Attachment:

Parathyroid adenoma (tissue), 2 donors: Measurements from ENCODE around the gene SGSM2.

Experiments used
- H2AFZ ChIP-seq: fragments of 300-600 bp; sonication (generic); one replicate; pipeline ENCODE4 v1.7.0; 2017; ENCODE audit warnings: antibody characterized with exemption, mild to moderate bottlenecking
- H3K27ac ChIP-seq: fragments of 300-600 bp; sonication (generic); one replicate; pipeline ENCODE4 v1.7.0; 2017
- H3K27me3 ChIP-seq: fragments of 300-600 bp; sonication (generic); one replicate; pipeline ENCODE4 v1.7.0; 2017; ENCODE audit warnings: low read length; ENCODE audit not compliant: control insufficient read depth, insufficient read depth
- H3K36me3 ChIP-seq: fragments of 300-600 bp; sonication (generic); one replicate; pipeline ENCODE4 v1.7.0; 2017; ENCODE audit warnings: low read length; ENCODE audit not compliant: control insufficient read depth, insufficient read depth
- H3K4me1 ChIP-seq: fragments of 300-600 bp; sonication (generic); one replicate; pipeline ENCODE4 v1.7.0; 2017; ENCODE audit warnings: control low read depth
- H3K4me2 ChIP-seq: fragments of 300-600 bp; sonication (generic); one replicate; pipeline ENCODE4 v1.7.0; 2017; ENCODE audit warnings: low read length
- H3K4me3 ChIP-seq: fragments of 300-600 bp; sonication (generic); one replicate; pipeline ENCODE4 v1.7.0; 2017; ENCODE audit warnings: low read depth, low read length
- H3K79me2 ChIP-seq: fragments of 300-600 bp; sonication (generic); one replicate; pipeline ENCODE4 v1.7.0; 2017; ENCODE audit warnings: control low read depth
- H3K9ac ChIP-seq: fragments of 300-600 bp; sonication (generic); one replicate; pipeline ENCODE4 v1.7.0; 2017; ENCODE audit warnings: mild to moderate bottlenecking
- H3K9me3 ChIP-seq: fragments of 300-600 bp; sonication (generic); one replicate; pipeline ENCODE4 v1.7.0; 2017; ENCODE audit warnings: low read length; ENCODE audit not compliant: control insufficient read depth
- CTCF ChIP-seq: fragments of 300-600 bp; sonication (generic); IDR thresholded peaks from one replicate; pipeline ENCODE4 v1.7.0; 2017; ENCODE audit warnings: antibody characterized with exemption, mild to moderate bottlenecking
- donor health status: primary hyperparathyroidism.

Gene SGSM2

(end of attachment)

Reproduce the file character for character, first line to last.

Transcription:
Parathyroid adenoma (tissue), 2 donors: Measurements from ENCODE around the gene SGSM2.

Experiments used
- H2AFZ ChIP-seq: fragments of 300-600 bp; sonication (generic); one replicate; pipeline ENCODE4 v1.7.0; 2017; ENCODE audit warnings: antibody characterized with exemption, mild to moderate bottlenecking
- H3K27ac ChIP-seq: fragments of 300-600 bp; sonication (generic); one replicate; pipeline ENCODE4 v1.7.0; 2017
- H3K27me3 ChIP-seq: fragments of 300-600 bp; sonication (generic); one replicate; pipeline ENCODE4 v1.7.0; 2017; ENCODE audit warnings: low read length; ENCODE audit not compliant: control insufficient read depth, insufficient read depth
- H3K36me3 ChIP-seq: fragments of 300-600 bp; sonication (generic); one replicate; pipeline ENCODE4 v1.7.0; 2017; ENCODE audit warnings: low read length; ENCODE audit not compliant: control insufficient read depth, insufficient read depth
- H3K4me1 ChIP-seq: fragments of 300-600 bp; sonication (generic); one replicate; pipeline ENCODE4 v1.7.0; 2017; ENCODE audit warnings: control low read depth
- H3K4me2 ChIP-seq: fragments of 300-600 bp; sonication (generic); one replicate; pipeline ENCODE4 v1.7.0; 2017; ENCODE audit warnings: low read length
- H3K4me3 ChIP-seq: fragments of 300-600 bp; sonication (generic); one replicate; pipeline ENCODE4 v1.7.0; 2017; ENCODE audit warnings: low read depth, low read length
- H3K79me2 ChIP-seq: fragments of 300-600 bp; sonication (generic); one replicate; pipeline ENCODE4 v1.7.0; 2017; ENCODE audit warnings: control low read depth
- H3K9ac ChIP-seq: fragments of 300-600 bp; sonication (generic); one replicate; pipeline ENCODE4 v1.7.0; 2017; ENCODE audit warnings: mild to moderate bottlenecking
- H3K9me3 ChIP-seq: fragments of 300-600 bp; sonication (generic); one replicate; pipeline ENCODE4 v1.7.0; 2017; ENCODE audit warnings: low read length; ENCODE audit not compliant: control insufficient read depth
- CTCF ChIP-seq: fragments of 300-600 bp; sonication (generic); IDR thresholded peaks from one replicate; pipeline ENCODE4 v1.7.0; 2017; ENCODE audit warnings: antibody characterized with exemption, mild to moderate bottlenecking
- donor health status: primary hyperparathyroidism.

Gene SGSM2